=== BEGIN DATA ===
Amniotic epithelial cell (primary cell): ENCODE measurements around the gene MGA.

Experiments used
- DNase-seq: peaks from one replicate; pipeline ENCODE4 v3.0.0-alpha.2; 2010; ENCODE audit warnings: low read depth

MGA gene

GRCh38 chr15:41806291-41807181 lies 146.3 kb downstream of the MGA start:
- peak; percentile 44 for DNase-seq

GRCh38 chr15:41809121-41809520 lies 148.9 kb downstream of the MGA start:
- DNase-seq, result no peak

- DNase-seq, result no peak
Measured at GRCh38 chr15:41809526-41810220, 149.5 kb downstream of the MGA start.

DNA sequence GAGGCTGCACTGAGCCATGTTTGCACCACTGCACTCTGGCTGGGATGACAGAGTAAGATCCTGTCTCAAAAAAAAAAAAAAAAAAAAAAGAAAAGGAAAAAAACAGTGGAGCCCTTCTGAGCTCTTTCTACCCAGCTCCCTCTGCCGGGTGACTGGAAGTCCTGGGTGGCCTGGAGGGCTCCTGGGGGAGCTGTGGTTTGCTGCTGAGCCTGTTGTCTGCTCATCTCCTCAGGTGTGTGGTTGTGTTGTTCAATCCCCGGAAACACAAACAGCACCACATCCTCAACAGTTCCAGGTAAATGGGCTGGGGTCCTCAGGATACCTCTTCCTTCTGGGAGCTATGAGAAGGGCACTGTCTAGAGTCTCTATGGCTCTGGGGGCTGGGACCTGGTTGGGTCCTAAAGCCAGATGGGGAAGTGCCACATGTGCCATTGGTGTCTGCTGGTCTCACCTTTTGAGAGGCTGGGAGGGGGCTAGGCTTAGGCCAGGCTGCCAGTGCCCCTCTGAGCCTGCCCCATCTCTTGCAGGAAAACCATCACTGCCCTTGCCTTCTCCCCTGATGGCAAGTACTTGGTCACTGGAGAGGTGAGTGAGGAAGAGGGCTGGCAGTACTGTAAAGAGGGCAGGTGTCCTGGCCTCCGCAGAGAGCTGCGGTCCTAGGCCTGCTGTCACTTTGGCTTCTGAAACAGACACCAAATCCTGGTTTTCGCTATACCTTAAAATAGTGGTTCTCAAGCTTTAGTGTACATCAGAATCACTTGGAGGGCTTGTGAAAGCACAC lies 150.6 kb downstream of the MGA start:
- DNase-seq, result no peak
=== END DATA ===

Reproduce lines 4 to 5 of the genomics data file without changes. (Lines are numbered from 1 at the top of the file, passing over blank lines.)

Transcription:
MGA gene

GRCh38 chr15:41806291-41807181 lies 146.3 kb downstream of the MGA start: